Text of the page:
Campus

 

MAKING APPOINTMENTS:

All clients meet first with a counselor for an intake appointment. Typically, the client will meet with their therapist two or three times before a referral to a psychiatrist is made. We take this approach because it is often necessary to understand the client's concerns thoroughly before referring for medication. In some cases, clients have been known to decide that they did not want medicine after meeting with their therapist, as they were feeling better.

The psychiatrist's office is in the Counseling Center.

The first session with the psychiatrist is between 30 and 50 minutes. Follow-up sessions are 15 to 30 minutes.

The psychiatrist focuses more intensely on medical history, medications, side effects, and whether the medicine is working. The psychiatrist typically does not explore the client's concerns in the same depth as a therapist. Similarly, the therapist might ask about whether the medicine is helping or if there are concerning side-effects, but he/she will not explore these concerns with the same depth as the psychiatrist.

There is no fee for the appointment, but if a medication is prescribed, clients will need to either use their insurance or pay out-of-pocket to fill the prescription.

 

LENGTH OF TREATMENT:

The psychiatrist is able to provide approximately a semester's worth of care to clients. It is hoped that with this amount of time, an effective medication at the correct dosage can be found to alleviate some of the presenting concerns. After the correct medication and dosage is established, the client will be referred to a community provider for continuing prescriptions.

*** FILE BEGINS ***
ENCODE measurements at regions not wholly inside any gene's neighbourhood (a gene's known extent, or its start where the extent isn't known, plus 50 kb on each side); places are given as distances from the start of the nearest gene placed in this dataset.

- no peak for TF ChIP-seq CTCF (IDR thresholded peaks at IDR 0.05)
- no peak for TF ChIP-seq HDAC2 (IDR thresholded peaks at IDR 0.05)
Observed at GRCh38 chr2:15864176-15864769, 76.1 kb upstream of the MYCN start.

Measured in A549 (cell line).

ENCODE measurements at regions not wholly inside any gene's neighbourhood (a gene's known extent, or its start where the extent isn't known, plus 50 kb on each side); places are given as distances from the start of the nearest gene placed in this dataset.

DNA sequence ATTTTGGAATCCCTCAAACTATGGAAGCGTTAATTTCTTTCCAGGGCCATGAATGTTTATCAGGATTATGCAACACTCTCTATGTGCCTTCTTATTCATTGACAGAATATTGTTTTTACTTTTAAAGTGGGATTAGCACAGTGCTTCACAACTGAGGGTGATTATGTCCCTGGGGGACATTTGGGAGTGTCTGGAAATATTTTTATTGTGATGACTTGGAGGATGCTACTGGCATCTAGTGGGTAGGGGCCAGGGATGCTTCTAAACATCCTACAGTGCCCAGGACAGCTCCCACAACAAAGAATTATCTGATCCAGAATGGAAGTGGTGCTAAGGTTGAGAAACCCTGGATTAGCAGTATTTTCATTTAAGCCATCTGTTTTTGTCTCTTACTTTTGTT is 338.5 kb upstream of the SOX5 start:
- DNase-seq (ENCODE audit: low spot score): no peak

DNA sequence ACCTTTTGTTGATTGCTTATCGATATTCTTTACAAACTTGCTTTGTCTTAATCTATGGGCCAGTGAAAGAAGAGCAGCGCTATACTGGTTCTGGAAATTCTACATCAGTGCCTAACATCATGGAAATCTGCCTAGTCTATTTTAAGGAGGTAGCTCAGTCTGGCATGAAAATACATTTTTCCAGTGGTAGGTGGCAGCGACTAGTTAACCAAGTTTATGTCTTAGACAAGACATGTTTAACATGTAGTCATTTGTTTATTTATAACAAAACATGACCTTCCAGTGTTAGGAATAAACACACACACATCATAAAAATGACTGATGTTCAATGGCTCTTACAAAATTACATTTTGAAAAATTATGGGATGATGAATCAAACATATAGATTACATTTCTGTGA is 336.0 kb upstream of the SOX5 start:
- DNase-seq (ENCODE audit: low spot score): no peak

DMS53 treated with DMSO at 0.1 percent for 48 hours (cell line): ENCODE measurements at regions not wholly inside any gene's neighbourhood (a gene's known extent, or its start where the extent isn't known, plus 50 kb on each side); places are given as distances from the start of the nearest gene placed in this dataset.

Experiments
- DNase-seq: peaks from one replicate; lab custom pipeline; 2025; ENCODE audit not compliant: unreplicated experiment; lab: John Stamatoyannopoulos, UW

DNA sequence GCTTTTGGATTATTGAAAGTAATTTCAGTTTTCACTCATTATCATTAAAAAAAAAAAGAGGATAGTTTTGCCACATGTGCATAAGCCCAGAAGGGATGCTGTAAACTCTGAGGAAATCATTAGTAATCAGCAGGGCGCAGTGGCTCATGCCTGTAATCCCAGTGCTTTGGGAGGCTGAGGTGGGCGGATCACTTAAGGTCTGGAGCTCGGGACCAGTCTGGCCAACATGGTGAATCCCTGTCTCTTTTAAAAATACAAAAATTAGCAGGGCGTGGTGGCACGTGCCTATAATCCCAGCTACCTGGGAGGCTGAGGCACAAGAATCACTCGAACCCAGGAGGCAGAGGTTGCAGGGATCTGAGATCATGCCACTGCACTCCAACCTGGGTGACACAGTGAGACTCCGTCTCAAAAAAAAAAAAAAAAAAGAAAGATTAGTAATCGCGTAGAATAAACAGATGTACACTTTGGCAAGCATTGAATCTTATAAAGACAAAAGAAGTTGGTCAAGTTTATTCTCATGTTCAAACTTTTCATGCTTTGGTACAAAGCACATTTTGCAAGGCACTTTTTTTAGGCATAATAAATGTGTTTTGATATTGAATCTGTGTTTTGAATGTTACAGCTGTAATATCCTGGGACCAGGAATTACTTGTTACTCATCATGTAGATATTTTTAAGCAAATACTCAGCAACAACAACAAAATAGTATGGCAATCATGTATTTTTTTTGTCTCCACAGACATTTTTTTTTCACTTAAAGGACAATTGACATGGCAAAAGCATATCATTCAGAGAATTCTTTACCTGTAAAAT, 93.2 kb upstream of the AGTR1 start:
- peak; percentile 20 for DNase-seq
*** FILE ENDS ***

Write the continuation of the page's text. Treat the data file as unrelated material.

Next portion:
QUESTIONS FOR THE PSYCHIATRIST:

There are a variety of appropriate questions you can ask the psychiatrist, including: length of treatment on medication and side-effects.

You are strongly advised to raise any questions or concerns about taking the medicine with the psychiatrist. This can also be a topic of discussion in counseling.

There are many medications that can be prescribed to treat similar conditions. Your psychiatrist will discuss with you which one might be best for you.

We encourage clients to be informed consumers; however, the psychiatrist might have a good reason against prescribing the medication in which you are interested. If you have questions about why the psychiatrist is suggesting a medication other than the one you were interested in, please ask.

The psychiatrist, like the counseling staff, is bound by laws of confidentiality and cannot report illegal behavior unless you are an imminent danger to yourself or someone else. That said, you need to report alcohol and drug consumption to the psychiatrist, as use of these substances may affect how a medication works in your body. In some cases, there might be dangerous side-effects from drinking alcohol or using drugs while taking psychiatric medication. In other cases, the medication simply might not work if there is too much drinking or drug use.

ADDITIONAL QUESTIONS: If you have a question that has not been answered here, please feel free to call the Counseling Center at 414-288-7172. We will assist you to the best of our abilities.

 


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Counseling Center

The Counseling Center is dedicated to promoting the psychological health of students at Marquette University. We offer mental health services to be able to respond to the emotional and career exploration needs of undergraduate, graduate and professional college students, and the prevention resources to reinforce healthy development.